John le Carré
John le Carré
Le Carré in 2008
|Born||David John Moore Cornwell|
19 October 1931
Poole, Dorset, England
|Died||12 December 2020 (aged 89)|
Truro, Cornwall, England
David John Moore Cornwell (19 October 1931 – 12 December 2020), better known by his pen name John le Carré (//), was a British author of espionage novels. During the 1950s and 1960s, he worked for both the Security Service (MI5) and the Secret Intelligence Service (MI6). His third novel, The Spy Who Came In from the Cold (1963), became an international best-seller and remains one of his best-known works.
Following the success of this novel, he left MI6 to become a full-time author. His books include The Looking Glass War (1965), Tinker Tailor Soldier Spy (1974), Smiley's People (1979), The Little Drummer Girl (1983), The Night Manager (1993), The Tailor of Panama (1996), The Constant Gardener (2001), A Most Wanted Man (2008), and Our Kind of Traitor (2010), all of which have been adapted for film or television.
David John Moore Cornwell was born on 19 October 1931 in Poole, Dorset, England. His father was Ronald Thomas Archibald (Ronnie) Cornwell (1905–75), and his mother was Olive Moore Cornwell (née Glassey, b. 1906). His older brother, Tony (1929–2017), was an advertising executive and county cricketer (for Dorset), who lived in the U.S. His younger half-sister was the actress Charlotte Cornwell (1949–2021), and his younger half-brother, Rupert Cornwell (1946-2017), was a former Washington bureau chief for the newspaper The Independent. His uncle was Liberal MP Alec Glassey. Cornwell said he did not know his mother, who abandoned him when he was five years old, until their reacquaintance when he was 21 years old. His father had been jailed for insurance fraud, was an associate of the Kray twins, and was continually in debt. The father–son relationship was difficult. Rick Pym, Magnus Pym's father, a scheming con man in A Perfect Spy, was based on Ronnie. When his father died in 1975, Cornwell paid for a memorial funeral service but did not attend it.
Cornwell's schooling began at St Andrew's Preparatory School, near Pangbourne, Berkshire, and continued at Sherborne School. He grew unhappy with the typically harsh English public school régime of the time and disliked his disciplinarian housemaster, Thomas. He left early to study foreign languages at the University of Bern in Switzerland, from 1948 to 1949. In 1950, he joined the Intelligence Corps of the British Army garrisoned in Allied-occupied Austria, working as a German language interrogator of people who crossed the Iron Curtain to the West. In 1952, he returned to England to study at Lincoln College, Oxford, where he worked covertly for the British Security Service, MI5, spying on far-left groups for information about possible Soviet agents. During his studies, he was a member of a college dining society known as The Goblin Club.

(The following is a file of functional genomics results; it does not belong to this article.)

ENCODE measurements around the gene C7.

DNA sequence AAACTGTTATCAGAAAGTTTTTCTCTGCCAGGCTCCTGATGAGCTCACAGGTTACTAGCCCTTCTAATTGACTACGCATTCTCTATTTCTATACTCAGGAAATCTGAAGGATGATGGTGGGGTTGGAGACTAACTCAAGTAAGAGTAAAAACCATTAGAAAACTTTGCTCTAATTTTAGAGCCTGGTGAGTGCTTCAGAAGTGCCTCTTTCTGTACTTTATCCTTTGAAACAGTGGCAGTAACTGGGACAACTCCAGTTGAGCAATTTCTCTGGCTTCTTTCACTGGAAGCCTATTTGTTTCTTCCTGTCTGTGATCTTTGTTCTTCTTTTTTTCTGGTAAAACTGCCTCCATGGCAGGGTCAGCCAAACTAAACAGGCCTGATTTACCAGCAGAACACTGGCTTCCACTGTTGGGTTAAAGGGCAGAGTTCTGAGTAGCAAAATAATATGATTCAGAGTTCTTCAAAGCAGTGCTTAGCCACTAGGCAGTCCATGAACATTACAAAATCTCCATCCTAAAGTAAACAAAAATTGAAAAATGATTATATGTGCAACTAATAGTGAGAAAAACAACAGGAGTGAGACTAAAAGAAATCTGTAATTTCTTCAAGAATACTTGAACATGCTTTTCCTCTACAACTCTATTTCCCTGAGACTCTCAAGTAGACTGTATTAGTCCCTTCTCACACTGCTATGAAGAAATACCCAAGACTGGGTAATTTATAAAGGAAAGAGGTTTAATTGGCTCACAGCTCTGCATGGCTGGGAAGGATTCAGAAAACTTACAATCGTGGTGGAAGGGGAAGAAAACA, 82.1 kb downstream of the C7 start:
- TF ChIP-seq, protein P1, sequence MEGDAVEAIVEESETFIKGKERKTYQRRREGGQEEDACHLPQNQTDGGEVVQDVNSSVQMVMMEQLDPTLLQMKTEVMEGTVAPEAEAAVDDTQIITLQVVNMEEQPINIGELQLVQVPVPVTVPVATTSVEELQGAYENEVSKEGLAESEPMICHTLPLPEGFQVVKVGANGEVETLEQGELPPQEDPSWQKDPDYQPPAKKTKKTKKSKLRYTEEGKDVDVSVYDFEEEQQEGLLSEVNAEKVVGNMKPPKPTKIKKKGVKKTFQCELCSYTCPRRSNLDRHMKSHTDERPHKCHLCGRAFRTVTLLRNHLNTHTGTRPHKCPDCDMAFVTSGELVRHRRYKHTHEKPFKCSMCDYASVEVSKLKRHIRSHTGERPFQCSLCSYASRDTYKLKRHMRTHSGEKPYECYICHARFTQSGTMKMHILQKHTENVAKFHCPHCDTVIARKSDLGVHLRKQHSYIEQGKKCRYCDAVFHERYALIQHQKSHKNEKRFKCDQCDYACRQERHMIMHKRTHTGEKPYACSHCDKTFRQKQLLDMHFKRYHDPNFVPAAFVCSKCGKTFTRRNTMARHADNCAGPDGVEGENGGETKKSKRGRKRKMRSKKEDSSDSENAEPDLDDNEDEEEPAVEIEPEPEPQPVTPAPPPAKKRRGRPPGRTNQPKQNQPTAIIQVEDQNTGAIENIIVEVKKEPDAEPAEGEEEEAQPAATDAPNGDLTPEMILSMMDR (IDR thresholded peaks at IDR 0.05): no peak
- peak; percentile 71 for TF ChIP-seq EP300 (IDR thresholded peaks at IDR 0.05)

When his father was declared bankrupt in 1954, Cornwell left Oxford to teach at Millfield Preparatory School; however, a year later he returned to Oxford, and graduated in 1956 with a first class degree in modern languages. He then taught French and German at Eton College for two years, becoming an MI5 officer in 1958. He ran agents, conducted interrogations, tapped telephone lines, and effected break-ins. Encouraged by Lord Clanmorris (who wrote crime novels as "John Bingham"), and whilst being an active MI5 officer, Cornwell began writing his first novel, Call for the Dead (1961). Cornwell identified Lord Clanmorris as one of two models for George Smiley, the spymaster of the Circus, the other being Vivian H. H. Green. As a schoolboy, Cornwell first met the latter when Green was the Chaplain and Assistant Master at Sherborne School (1942–51). The friendship continued after Green's move to Lincoln College, where he tutored Cornwell.
In 1960, Cornwell transferred to MI6, the foreign-intelligence service, and worked under the cover of Second Secretary at the British Embassy in Bonn; he was later transferred to Hamburg as a political consul. There, he wrote the detective story A Murder of Quality (1962) and The Spy Who Came in from the Cold (1963), as "John le Carré" (le Carré is French for "the square")—a pseudonym required because Foreign Office officers were forbidden to publish in their own names.
In 1964, le Carré's career as an intelligence officer came to an end as the result of the betrayal of British agents' covers to the KGB by Kim Philby, the infamous British double agent (one of the Cambridge Five). Le Carré depicted and analysed Philby as the upper-class traitor, codenamed "Gerald" by the KGB, the mole hunted by George Smiley in Tinker Tailor Soldier Spy (1974).
Le Carré's first two novels, Call for the Dead (1961) and A Murder of Quality (1962), are mystery fiction. Each features a retired spy, George Smiley, investigating a death; in the first book, the apparent suicide of a suspected communist, and in the second volume, a murder at a boy's public school. Although Call for the Dead evolves into an espionage story, Smiley's motives are more personal than political. Le Carré's third novel, The Spy Who Came In from the Cold (1963), became an international best-seller and remains one of his best-known works; following its publication, he left MI6 to become a full-time writer. Although le Carré had intended The Spy Who Came in from the Cold as an indictment of espionage as morally compromised, audiences widely viewed its protagonist, Alec Leamas, as a tragic hero. In response, le Carré's next book, The Looking Glass War, was a satire about an increasingly deadly espionage mission which ultimately proves pointless.